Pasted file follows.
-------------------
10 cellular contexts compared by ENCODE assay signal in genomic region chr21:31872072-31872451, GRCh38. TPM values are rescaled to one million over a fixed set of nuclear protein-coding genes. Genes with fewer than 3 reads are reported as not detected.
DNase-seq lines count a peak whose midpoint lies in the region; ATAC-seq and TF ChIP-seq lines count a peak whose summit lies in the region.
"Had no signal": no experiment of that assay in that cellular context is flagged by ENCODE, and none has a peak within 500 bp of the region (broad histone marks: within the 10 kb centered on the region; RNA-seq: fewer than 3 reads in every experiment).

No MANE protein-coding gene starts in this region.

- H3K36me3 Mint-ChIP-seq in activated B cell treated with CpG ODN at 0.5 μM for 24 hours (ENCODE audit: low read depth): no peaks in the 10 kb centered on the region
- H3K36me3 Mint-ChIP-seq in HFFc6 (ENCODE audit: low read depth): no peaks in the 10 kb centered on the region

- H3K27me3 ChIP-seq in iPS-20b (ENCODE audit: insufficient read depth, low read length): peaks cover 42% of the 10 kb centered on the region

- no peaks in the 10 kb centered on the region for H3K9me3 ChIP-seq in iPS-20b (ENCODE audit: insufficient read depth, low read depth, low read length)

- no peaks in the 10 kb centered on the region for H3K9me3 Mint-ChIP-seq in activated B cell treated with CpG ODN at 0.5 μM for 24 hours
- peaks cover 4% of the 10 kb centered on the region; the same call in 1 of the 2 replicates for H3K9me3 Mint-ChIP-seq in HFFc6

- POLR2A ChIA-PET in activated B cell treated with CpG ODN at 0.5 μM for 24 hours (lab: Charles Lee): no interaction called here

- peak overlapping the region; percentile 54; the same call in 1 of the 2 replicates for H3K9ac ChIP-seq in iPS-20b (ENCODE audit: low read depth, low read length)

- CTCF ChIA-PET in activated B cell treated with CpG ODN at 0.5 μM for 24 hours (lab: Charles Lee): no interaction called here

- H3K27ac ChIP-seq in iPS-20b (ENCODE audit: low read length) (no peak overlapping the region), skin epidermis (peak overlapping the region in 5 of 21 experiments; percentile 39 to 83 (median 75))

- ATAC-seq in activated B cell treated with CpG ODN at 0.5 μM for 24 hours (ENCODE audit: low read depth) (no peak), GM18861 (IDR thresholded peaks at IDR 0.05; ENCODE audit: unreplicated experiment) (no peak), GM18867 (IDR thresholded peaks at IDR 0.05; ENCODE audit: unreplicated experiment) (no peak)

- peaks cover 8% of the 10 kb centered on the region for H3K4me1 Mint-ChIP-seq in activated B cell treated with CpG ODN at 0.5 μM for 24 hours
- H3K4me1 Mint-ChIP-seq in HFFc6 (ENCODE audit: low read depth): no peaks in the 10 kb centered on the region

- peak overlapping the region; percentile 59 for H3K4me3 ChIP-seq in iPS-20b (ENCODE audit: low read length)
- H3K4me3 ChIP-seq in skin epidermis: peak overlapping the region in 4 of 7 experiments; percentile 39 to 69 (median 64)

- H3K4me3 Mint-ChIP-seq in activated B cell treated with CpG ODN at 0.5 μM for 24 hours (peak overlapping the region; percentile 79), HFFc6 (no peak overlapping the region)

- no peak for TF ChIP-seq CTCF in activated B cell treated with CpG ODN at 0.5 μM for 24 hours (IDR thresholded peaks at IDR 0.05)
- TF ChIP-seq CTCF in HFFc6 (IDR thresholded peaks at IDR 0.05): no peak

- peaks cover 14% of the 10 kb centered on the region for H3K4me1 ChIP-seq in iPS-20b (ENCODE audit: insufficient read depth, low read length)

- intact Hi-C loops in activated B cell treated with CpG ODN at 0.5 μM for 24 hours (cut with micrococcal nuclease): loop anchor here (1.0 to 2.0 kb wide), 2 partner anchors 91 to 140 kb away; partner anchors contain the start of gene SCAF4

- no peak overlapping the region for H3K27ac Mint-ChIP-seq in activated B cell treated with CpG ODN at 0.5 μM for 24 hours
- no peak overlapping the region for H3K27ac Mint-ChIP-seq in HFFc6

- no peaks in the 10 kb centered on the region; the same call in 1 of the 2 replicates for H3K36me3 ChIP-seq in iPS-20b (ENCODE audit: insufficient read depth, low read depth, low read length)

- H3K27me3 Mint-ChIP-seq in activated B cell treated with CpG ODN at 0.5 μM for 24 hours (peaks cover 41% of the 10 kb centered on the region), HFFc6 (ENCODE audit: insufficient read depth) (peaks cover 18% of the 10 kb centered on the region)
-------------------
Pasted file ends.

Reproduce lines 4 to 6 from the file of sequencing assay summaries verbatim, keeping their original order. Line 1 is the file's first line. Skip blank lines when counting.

No MANE protein-coding gene starts in this region.

- H3K36me3 Mint-ChIP-seq in activated B cell treated with CpG ODN at 0.5 μM for 24 hours (ENCODE audit: low read depth): no peaks in the 10 kb centered on the region
- H3K36me3 Mint-ChIP-seq in HFFc6 (ENCODE audit: low read depth): no peaks in the 10 kb centered on the region